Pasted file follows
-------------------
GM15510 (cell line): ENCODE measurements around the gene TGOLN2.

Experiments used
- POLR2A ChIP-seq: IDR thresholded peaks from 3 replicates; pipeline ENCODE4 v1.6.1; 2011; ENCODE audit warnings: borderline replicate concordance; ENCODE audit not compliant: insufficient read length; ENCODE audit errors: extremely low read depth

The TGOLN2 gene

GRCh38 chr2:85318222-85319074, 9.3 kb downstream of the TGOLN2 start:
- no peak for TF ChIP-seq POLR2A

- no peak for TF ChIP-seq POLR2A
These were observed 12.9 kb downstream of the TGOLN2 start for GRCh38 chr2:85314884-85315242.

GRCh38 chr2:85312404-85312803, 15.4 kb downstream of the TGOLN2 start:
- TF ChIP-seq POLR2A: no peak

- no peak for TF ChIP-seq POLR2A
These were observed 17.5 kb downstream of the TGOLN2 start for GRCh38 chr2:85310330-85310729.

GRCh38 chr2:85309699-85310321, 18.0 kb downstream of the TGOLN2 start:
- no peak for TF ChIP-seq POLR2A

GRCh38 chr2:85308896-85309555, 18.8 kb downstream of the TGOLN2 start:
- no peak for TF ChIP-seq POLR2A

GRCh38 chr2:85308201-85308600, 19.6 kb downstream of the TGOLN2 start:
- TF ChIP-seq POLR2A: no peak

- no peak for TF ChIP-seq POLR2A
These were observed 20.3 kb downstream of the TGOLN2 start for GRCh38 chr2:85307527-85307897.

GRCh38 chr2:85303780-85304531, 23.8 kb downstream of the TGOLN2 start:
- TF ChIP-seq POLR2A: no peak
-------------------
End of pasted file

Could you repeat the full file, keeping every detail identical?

GM15510 (cell line): ENCODE measurements around the gene TGOLN2.

Experiments used
- POLR2A ChIP-seq: IDR thresholded peaks from 3 replicates; pipeline ENCODE4 v1.6.1; 2011; ENCODE audit warnings: borderline replicate concordance; ENCODE audit not compliant: insufficient read length; ENCODE audit errors: extremely low read depth

The TGOLN2 gene

GRCh38 chr2:85318222-85319074, 9.3 kb downstream of the TGOLN2 start:
- no peak for TF ChIP-seq POLR2A

- no peak for TF ChIP-seq POLR2A
These were observed 12.9 kb downstream of the TGOLN2 start for GRCh38 chr2:85314884-85315242.

GRCh38 chr2:85312404-85312803, 15.4 kb downstream of the TGOLN2 start:
- TF ChIP-seq POLR2A: no peak

- no peak for TF ChIP-seq POLR2A
These were observed 17.5 kb downstream of the TGOLN2 start for GRCh38 chr2:85310330-85310729.

GRCh38 chr2:85309699-85310321, 18.0 kb downstream of the TGOLN2 start:
- no peak for TF ChIP-seq POLR2A

GRCh38 chr2:85308896-85309555, 18.8 kb downstream of the TGOLN2 start:
- no peak for TF ChIP-seq POLR2A

GRCh38 chr2:85308201-85308600, 19.6 kb downstream of the TGOLN2 start:
- TF ChIP-seq POLR2A: no peak

- no peak for TF ChIP-seq POLR2A
These were observed 20.3 kb downstream of the TGOLN2 start for GRCh38 chr2:85307527-85307897.

GRCh38 chr2:85303780-85304531, 23.8 kb downstream of the TGOLN2 start:
- TF ChIP-seq POLR2A: no peak